As of the adjournment of the 2020 General Conference there would be a moratorium on all charges, complaints, and trials related to the practice of homosexuality, same-sex marriages, and the ordination of openly gay clergy.
As of the adjournment of a special General Conference to be scheduled for no later than 2023, The United Methodist Church would be dissolved, and the four new churches would come into existence.
New Form of Unity Plan
Bishop Scott Jones, episcopal leader of the Texas Annual Conference, proposed legislation for the New Form of Unity Plan. It consists of four petitions allowing for any annual conference in the United States to become a self-governing church. Annual conferences voting to do so could band together in any such self-governing church.
Any local church in an annual conference that voted to create or join a self-governing denomination would have the right to remain in The United Methodist Church by a simple majority vote.
Like the Indianapolis Plan, two petitions in Jones’ plan would allow the new denominations to use the name “United Methodist” and the flame and cross logo as long as the new churches were formed prior to December 31, 2022.
The final petition calls for the present Council of Bishops to seek regular meetings with the bishops of the new denominations.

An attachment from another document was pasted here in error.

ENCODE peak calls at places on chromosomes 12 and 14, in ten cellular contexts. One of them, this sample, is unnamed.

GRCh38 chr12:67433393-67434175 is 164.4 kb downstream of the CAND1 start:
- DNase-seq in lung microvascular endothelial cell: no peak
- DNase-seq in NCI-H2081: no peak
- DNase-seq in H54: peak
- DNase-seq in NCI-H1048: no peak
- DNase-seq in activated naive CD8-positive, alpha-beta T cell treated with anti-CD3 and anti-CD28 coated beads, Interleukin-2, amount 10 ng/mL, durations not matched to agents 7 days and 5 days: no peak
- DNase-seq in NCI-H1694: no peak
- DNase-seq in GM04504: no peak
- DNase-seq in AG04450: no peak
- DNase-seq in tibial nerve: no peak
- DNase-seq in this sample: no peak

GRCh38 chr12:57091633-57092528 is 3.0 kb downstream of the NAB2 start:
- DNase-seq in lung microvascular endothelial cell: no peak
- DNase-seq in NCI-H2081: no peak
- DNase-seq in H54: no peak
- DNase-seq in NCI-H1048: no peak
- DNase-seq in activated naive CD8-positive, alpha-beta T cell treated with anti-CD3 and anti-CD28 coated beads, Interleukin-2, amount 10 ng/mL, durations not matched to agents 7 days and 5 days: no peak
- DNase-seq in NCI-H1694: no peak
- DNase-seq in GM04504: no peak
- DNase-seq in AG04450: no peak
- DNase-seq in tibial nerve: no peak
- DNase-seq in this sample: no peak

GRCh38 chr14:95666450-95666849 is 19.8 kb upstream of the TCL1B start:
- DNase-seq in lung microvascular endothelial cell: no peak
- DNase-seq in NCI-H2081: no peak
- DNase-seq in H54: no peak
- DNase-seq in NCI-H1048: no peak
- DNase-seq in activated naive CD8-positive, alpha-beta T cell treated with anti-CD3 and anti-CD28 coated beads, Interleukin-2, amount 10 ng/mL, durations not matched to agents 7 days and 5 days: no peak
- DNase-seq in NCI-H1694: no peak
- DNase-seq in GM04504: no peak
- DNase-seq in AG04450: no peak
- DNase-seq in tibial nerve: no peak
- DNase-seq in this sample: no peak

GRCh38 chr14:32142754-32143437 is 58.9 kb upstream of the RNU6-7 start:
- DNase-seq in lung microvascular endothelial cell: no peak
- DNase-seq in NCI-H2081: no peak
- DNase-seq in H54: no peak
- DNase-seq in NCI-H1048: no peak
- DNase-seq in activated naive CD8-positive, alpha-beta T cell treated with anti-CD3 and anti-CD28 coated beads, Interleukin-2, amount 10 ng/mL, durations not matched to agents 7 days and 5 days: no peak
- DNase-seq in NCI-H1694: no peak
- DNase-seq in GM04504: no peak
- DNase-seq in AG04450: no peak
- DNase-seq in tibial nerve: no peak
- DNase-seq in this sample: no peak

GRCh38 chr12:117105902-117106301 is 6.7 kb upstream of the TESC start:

The plan also calls on the 2020 General Conference to adopt a resolution for inclusion in the UM Church’s Book of Resolutions. In part, the resolution states that, “The United Methodist Church would continue to exist as an umbrella organization to facilitate this new form of unity. [The new] churches [and the current UM Church would] be in full communion…. [They would] maintain regular contact among their leaders to coordinate shared mission and cooperation. All the churches [would] share in the governance of the General Council on Finance and Administration, Wespath, the United Methodist Publishing House, and the General Commission on Archives and History, with governance strength proportional to lay membership strength.”
Although none of the plan’s four petitions propose a specific timeline for its implementation, it would appear, based on two of it petitions, that any new churches would have to form no later than December 31, 2022.
Next Generation UMC Plan